The actor hasn’t desperately tried to calm his mother when she screamed for hours on end, unable to explain what was wrong because she could no longer communicate verbally. Will Farrell has never stood by as his mother accused him of stealing from her because the paranoia that comes with Alzheimer’s had turned him into an enemy. Nor do I imagine he has watched as she was terrorized by the hallucinations that also accompany dementia.
Mr. Ferrell hasn’t fed his mother when she could no longer feed herself. He hasn’t seen the emptiness in her eyes as she blankly stares off into space, oblivious to her surroundings. He doesn’t have particularly poignant milestones indelibly etched in his mind – like the moment he realized his mother no longer remembered how to put on a pair of pants. And, he probably doesn’t know what it’s like when friends and family stop visiting because they “can’t handle seeing her like that.”
He hasn’t listened to his mother beg over and over again to “go home” or watched tears stream down her face when she’s having a moment of clarity and knows darn well something is terribly wrong. He hasn’t heard his otherwise non-verbal mother suddenly cry out, “HELP ME” or “I WANT TO DIE.”
God willing, Will Ferrell will never have to give his mother morphine to keep her calm and comfortable until the hospice nurse arrives in the middle of the night. And he won’t be forced to watch as Alzheimer’s ultimately kills her.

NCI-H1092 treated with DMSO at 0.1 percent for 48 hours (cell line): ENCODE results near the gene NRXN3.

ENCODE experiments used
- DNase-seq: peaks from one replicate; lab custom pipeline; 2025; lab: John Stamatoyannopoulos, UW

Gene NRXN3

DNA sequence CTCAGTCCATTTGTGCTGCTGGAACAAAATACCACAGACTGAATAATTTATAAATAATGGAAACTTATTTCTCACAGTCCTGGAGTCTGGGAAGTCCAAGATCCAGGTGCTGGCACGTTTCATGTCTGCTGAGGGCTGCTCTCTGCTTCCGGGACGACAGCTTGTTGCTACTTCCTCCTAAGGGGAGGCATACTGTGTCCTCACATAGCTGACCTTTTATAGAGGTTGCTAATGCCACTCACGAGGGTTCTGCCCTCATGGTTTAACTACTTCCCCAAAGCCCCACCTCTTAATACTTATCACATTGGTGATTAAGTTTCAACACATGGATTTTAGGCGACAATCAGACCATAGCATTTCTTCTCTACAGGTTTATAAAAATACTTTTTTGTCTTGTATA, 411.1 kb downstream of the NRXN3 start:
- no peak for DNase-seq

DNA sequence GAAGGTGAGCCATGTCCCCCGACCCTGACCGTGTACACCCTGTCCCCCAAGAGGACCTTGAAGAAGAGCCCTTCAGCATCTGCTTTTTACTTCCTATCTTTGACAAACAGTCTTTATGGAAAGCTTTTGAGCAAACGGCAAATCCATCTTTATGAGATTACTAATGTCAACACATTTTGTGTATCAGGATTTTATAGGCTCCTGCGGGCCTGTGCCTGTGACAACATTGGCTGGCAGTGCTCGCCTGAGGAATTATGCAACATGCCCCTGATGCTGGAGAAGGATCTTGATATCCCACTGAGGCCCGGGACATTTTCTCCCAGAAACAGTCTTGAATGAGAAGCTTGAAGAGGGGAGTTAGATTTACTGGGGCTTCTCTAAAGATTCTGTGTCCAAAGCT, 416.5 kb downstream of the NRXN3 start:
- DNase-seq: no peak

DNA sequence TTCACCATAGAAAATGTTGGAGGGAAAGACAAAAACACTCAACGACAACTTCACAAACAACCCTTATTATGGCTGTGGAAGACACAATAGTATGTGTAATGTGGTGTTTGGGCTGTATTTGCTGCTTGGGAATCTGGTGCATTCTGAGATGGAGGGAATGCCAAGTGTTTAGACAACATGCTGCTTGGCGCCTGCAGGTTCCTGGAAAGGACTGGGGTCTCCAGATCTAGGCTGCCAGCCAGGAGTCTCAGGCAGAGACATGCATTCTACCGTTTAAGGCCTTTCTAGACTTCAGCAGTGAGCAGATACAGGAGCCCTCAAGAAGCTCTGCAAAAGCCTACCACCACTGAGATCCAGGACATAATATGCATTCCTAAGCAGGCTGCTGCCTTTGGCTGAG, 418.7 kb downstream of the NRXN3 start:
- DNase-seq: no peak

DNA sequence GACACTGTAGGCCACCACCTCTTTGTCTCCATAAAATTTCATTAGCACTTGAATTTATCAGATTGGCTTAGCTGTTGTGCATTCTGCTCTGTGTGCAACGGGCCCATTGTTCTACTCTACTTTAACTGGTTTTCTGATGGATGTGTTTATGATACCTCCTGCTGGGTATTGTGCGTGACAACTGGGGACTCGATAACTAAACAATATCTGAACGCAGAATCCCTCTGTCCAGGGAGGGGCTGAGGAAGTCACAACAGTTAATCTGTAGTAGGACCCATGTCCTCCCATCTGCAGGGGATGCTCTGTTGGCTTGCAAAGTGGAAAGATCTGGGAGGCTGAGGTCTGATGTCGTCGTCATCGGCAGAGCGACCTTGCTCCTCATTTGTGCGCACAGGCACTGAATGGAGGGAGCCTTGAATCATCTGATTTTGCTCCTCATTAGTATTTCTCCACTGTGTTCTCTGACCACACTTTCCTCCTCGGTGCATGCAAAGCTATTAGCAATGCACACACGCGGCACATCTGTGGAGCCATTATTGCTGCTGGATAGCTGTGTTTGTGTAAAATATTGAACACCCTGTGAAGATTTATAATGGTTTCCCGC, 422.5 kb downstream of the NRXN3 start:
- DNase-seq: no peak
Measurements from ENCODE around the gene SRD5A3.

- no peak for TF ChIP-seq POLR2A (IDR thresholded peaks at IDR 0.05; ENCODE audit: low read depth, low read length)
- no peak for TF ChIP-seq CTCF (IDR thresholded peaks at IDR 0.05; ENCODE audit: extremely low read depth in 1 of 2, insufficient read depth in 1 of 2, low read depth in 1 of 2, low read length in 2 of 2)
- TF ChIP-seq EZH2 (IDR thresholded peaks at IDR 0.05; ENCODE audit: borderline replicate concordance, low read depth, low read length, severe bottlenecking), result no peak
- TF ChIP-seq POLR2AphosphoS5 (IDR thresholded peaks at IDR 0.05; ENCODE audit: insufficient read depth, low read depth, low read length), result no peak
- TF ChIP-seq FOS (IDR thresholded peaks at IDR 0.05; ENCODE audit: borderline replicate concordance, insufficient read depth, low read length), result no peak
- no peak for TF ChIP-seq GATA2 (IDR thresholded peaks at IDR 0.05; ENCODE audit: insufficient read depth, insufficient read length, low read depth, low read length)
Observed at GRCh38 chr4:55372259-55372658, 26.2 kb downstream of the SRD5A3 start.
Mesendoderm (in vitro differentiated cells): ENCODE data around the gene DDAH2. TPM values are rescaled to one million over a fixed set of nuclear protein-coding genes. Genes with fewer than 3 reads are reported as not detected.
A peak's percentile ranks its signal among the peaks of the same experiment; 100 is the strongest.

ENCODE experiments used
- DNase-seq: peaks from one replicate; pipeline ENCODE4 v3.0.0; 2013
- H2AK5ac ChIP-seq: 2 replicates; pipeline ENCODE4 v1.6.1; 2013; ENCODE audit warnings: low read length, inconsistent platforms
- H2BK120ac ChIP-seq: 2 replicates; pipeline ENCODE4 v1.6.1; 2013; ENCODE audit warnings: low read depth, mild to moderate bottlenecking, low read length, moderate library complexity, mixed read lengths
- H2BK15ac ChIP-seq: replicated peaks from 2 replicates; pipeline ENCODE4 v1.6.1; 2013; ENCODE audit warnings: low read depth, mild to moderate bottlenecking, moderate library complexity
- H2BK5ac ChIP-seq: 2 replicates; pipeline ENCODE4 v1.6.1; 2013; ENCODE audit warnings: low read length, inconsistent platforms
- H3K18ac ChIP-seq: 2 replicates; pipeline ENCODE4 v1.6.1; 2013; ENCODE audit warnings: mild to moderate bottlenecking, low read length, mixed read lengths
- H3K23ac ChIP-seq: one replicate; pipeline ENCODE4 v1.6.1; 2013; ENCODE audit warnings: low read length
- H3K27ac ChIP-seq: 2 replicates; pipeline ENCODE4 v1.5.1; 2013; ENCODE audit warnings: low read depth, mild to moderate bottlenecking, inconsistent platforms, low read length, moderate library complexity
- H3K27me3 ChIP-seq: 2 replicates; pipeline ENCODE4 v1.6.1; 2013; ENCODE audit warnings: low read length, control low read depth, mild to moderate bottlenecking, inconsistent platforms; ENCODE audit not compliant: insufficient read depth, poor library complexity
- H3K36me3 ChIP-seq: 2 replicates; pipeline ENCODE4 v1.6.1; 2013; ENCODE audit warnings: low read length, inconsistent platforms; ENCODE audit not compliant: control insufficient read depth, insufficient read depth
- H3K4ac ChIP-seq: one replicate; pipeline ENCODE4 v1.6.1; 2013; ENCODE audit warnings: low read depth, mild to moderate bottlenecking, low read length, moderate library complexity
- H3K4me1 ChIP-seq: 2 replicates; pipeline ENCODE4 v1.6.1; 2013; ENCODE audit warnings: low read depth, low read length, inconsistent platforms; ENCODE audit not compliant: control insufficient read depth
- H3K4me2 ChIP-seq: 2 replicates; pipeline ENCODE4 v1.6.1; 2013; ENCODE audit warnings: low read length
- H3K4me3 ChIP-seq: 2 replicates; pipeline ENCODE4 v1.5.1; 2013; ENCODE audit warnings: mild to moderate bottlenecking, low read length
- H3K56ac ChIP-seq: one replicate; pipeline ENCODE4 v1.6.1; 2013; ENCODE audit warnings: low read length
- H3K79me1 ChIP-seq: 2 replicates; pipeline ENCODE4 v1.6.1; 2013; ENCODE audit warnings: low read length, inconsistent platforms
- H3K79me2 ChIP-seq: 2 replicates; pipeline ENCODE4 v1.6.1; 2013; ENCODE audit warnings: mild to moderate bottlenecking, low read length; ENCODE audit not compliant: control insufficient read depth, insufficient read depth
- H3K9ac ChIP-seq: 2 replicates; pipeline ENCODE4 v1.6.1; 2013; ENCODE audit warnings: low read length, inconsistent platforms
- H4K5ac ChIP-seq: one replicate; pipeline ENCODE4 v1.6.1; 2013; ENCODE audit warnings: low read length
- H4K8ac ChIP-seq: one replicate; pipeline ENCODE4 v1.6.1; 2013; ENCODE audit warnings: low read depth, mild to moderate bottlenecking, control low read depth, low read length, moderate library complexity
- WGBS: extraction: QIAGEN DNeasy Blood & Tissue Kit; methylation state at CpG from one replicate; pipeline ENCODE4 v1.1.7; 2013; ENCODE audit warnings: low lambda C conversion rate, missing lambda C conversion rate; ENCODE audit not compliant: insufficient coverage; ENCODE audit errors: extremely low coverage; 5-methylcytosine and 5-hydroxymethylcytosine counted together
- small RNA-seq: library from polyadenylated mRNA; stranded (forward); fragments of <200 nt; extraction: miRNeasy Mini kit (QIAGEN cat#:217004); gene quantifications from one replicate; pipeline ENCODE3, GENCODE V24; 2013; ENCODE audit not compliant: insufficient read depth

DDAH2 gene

The experiences  I’ve mentioned in this piece provide a tiny glimpse into what it’s like to lose someone to this horrific disease. Believe me, what you’ve read is the sanitized version of reality. I saw a headline earlier this evening that asked, “Can Will Ferrell Make Alzheimer’s Funny?” I’ll let you be the judge.
Patti Davis, daughter of Ronald Reagan, has released an open letter to Will Ferrell. I hope you’ll take a moment to visit her website to read it. If you are as outraged as many of us, please share Ms. Davis’ letter widely.
 Patti Davis, An Open Letter to Will Ferrell, 04.28.16. http://booksbypattidavis.com/an-open-letter-to-will-ferrell/
 This is but a small sample of actual experiences I (and millions of other family caregivers ) have lived.
Your voice as well as those of other families living with dementia have been heard, I understand the project will not move forward.
Ann Napoletan said:
Hi Lori. Thanks for commenting. I know that Mr. Ferrell has exited the project, but I haven’t heard the production company has given up on it. The film could very well move forward with someone else playing Reagan.